By Patty Hamrick
As climate change encroaches, our heritage is drowning, according to Patty Hamrick.
The famous moai of Rapa Nui (also known as Easter Island) are, to many people, the face of archaeology. These massive statues made of dark, weathered stone, occasionally speckled with pale lichen, stare out across their island in the blue waters of the south Pacific. Their heads are oversized compared to their bodies, which gives them a dignity appropriate to their age; the oldest were crafted around 1200 CE. But the moai may not stand on Rapa Nui for much longer. They’re in danger from a very 21st century threat: climate change.
Warmer temperatures will lead to a rise in the level of the oceans, with some researchers predicting we might see them climb by more than three feet by 2100. That probably doesn’t sound like much, but many major cities will be threatened by even such a small rise, from New York City and Miami to Shanghai, Rio de Janeiro, and Mumbai. Humans like to build our homes near the coast due to its easy access to water and other natural resources, and we always have. That’s why it’s not only our future that climate change threatens; humanity also stands at risk of losing much of our past.
On Rapa Nui we’ve already begun to witness the consequences. It’s a small island, only 15 miles wide, and rising sea levels have increased erosion along the coast where many of the moai are located. In 2017, waves knocked down an ancient stone wall protecting a moai at Ura Uranga Te Mahina. That same year human bones were exposed near the beach at Hanga Roa, where the ocean broke open a platform containing burials, stone tools, and parts of a moai. Matters are expected to get worse as sea levels continue to rise.
Rapa Nui is an attention-grabbing example, but it’s not the only site at risk. Globally, there could be thousands or even millions of other endangered archaeological sites. We can’t even begin to protect them until we have a complete list of their locations and positions relative to the ocean. Thankfully, two teams of scientists have set out to solve that problem.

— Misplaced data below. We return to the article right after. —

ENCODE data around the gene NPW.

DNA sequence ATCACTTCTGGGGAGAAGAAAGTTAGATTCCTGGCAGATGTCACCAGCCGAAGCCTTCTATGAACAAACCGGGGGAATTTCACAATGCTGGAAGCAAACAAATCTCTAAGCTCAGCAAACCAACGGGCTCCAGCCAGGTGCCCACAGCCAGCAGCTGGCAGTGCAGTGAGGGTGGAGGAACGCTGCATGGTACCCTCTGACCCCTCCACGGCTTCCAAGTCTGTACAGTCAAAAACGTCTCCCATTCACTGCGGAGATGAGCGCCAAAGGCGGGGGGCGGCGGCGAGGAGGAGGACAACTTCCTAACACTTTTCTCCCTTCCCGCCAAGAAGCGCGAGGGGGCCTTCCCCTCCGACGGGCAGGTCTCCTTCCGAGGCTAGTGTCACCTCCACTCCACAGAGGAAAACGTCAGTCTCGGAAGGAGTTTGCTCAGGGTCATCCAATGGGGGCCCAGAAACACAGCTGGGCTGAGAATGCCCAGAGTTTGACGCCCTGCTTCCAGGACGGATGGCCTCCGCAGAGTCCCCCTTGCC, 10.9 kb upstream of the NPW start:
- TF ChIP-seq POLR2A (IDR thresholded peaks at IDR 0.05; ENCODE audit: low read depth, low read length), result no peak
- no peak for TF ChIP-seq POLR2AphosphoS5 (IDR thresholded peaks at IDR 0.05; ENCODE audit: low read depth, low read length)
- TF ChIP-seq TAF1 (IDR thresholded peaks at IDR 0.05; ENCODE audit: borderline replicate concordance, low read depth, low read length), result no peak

The first team, led by David G. Anderson from the University of Tennessee, focused on the southeastern region of the United States. They analyzed data from the Digital Index of North American Archaeology (DINAA), an open-source multi-institution GIS (Geographic Information System – basically a database linked to a map).
Archaeological sites have been and continue to be excavated by a wide range of researchers, from land managers at state or federal agencies to professors from public or private universities to archaeologists working for construction companies or local historical societies. Their results are often unseen or hard to access by researchers from other sectors. Even when they are shared, it’s often in the form of isolated facts and figures, incompatible with anyone else’s method of data collection. DINAA works to change that by compiling all of the many sources of archaeological data into a single, unified GIS and making it available to researchers, government resource managers, and the public.
DINAA’s existence made it possible for Anderson and his team to search for archaeological sites along thousands of miles of coastline, running all the way from Maryland to Louisiana (Mississippi was excluded from this study because its data was unavailable). Publishing in 2017, they announced that 32,898 recorded archaeological sites stand to be destroyed by a sea level rise of more than 16 feet, and 19,676 of those would be in danger from a rise of only three feet.
Many of these sites have never been excavated; they contain unknown levels of information on matters such as the first arrival of humans in the region, how and why they adopted agriculture, and the details of contact between Native Americans and Europeans. One of the sites in danger is Fort Sumter, widely regarded as the place where the Civil War began. Located on a small, low-elevation island in the harbor of Charleston, SC, 100 percent of Fort Sumter would be lost by a sea level rise of three feet. Washington DC is another low-lying city, and one threaded through by the Potomac river, which will experience higher tides and more frequent flooding as sea levels rise. This puts sites such as the Lincoln and Jefferson memorials, not to mention the White House itself, in danger from climate change.